“It Isn’t Easy Being Green” and a Person of Color.
A perspective on self-accountability and the environmental movement’s diversity binge.
By Dorien Paul
While it may come as a surprise to those entranced by the powerful images of Lisa Jackson, Van Jones, and Majora Carter in mass media, it seems the lack of black and brown faces in America’s environmental organizations tells a grimmer story of “our” progress. The environmental movement is no stranger to accusations of being one of the longest standing “members only” clubs of the 21st century. For the newfound sexiness of diversity and inclusion we can thank young and fearless advocates and an onslaught of black films at the box offices in 2014. But will conversations about diversity and inclusion persist when our “Selma” moment fades and Barack Obama boards Air Force One for the last time as the first African-American president of the United States?
From the Sierra Club to Silicon Valley new and old efforts to diversify have taken center stage in an ever-amplified conversation on race relations in America. Recently we’ve experienced what happens when diversity and environmental advocates join forces to address the diversity gap our movement is experiencing.
For example, last year’s groundbreaking report by Dr. Dorceta Taylor of Green 2.0, a collective of diversity experts and environmental scholars, quantifies just how wide the diversity gap is. The comprehensive report which surveys environmental NGOs, government agencies, and environmental grant making foundations raises a poignant question, “Do people of color have a seat at the table, beyond the receptionist’s desk?” Dr. Taylor’s report highlights that statistically “People of color support environmental protection at a rate higher than whites.” If this is true, we should continue to question why people of color make up only 12.4% of staffing at environmental NGOs with similar rates at government agencies and foundations.
The report also suggests roughly 1 out of 3 interns at environmental grant-making foundations is a person of color, yet people of color only account for 1 out of 10 executives in leadership. These numbers leave many questioning whether or not these organizations are serious about diversifying. The stats become more ominous when examining the cultural makeup of board slots, exposing how high the “green ceiling” really is.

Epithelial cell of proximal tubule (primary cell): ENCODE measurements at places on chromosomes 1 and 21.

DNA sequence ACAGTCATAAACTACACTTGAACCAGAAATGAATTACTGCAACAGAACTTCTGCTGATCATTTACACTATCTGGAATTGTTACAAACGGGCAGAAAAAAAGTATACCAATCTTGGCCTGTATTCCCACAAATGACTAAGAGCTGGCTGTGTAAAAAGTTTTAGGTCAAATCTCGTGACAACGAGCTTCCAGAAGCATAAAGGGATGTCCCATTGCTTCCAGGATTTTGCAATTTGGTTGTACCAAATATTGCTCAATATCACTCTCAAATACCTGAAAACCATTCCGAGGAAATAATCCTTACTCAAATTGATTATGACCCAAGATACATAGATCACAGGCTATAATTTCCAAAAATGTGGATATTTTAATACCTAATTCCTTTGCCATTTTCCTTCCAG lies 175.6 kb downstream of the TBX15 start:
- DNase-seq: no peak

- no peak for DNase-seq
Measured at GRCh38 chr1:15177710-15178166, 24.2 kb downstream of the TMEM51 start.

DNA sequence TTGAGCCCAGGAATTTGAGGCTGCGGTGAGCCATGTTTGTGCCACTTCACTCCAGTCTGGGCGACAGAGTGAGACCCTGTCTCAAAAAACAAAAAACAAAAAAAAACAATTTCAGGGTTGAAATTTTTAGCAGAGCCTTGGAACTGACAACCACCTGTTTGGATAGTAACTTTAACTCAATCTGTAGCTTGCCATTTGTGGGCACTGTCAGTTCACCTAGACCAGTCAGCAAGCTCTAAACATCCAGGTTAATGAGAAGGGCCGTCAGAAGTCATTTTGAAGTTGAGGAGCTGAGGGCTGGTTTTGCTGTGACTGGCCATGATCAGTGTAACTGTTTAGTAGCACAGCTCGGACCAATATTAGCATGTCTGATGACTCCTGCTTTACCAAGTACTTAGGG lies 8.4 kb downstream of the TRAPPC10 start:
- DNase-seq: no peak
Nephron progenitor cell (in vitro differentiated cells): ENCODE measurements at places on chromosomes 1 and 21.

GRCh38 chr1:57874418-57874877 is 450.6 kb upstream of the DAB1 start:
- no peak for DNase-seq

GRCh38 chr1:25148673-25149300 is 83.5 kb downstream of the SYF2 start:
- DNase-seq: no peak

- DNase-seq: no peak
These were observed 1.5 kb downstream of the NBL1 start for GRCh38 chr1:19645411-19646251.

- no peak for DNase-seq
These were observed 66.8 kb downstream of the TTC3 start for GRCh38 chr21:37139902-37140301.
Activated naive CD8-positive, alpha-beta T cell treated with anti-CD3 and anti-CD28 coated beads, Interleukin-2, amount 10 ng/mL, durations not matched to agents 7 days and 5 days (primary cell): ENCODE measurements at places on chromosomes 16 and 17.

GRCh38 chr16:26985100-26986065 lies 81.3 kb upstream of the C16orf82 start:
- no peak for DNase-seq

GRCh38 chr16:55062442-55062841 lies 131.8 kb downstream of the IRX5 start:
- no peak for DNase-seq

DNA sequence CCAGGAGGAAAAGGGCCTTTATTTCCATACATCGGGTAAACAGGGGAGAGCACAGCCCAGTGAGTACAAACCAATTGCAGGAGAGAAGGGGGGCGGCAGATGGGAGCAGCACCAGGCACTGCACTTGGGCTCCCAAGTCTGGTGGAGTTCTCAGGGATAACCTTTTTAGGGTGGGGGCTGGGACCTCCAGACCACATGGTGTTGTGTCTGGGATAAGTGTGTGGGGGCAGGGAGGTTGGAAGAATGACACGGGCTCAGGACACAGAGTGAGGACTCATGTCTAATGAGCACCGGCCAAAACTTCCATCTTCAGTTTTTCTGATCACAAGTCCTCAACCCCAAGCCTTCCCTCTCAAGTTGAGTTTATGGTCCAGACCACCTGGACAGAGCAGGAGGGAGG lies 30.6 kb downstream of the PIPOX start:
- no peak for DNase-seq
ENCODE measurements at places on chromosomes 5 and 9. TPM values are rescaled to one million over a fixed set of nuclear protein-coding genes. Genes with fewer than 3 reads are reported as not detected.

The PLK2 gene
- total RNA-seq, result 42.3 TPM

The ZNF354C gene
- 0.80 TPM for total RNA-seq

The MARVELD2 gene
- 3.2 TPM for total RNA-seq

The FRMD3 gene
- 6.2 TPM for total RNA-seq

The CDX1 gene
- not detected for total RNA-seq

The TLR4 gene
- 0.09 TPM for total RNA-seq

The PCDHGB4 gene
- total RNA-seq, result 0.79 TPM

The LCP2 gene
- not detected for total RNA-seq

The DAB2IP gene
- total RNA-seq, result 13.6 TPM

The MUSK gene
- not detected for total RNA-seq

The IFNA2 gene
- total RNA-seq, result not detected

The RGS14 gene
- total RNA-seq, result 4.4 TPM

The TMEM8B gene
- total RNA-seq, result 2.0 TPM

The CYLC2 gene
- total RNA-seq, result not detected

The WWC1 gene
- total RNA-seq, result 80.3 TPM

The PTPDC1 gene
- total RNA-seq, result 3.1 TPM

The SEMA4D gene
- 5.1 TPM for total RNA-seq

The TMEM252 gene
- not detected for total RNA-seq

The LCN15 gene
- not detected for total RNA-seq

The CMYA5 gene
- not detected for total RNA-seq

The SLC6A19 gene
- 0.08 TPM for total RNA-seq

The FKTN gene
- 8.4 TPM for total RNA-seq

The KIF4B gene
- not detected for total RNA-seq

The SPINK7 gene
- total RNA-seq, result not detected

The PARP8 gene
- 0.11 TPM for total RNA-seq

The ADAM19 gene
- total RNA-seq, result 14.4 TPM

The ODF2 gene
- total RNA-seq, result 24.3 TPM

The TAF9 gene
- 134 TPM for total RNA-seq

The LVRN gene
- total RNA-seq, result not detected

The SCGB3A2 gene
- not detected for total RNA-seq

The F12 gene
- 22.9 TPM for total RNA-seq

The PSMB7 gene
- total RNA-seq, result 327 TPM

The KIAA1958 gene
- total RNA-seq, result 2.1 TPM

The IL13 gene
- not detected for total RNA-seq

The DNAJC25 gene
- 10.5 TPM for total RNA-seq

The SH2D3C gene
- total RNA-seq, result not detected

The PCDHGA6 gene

But, is there a light at the end of this “not so dark” tunnel? That’s the question that environmental leaders, activists, and philanthropists must ask themselves moving forward. Significant gains for women in leadership roles are evident; that is something all of us in the environmental movement can be proud of. But, who will hold the environmental arena accountable, ensuring that people of color — who are disproportionately affected by global warming and environmental injustices— are represented at the table?
In December of last year, Green 2.0 and New America Media took a page out of the tech industry’s playbook, calling on environmental groups to hold themselves accountable by pledging to publish their diversity data. These progressive efforts, although only an initial step, are important benchmarks for the environmental community. We cannot hold other institutions accountable until we acknowledge our own agency by sharing the important and timely information that directly impacts the prospect of a new leader joining the ranks of environmentalists of color. It’s time to click “forward” on the “each one, reach one” notion that we as individuals can unashamedly be catalysts for someone else’s opportunity or success.
Whether or not environmental organizations successfully fill the internal and external diversity void, people of color across the environmental movement have and will continue to mobilize around pressing environmental issues important to us. From professional organizations like The Center for Diversity & the Environment to renowned conservationist Audrey Peterman’s newly launched national speakers bureau: Diverse Environmental Leaders, environmental enthusiasts and activists of color have carved out our own space in a community of like-minded, earth-toned stewards of color.
This observation isn’t made to suggest that people of color should draw away from the organizations that often set the mainstream environmental agenda. It is however raised to empower everyone with “skin in the game” to pull up a chair and claim your seat at the table, or make your own. And if these new developments have taught us anything, remember to bring a friend.
More information about Green 2.0 and Dr. Taylor’s report, “The State of Diversity in Environmental Organizations: Mainstream NGOs, Foundations & Government Agencies,” can be found at www.diversegreen.com.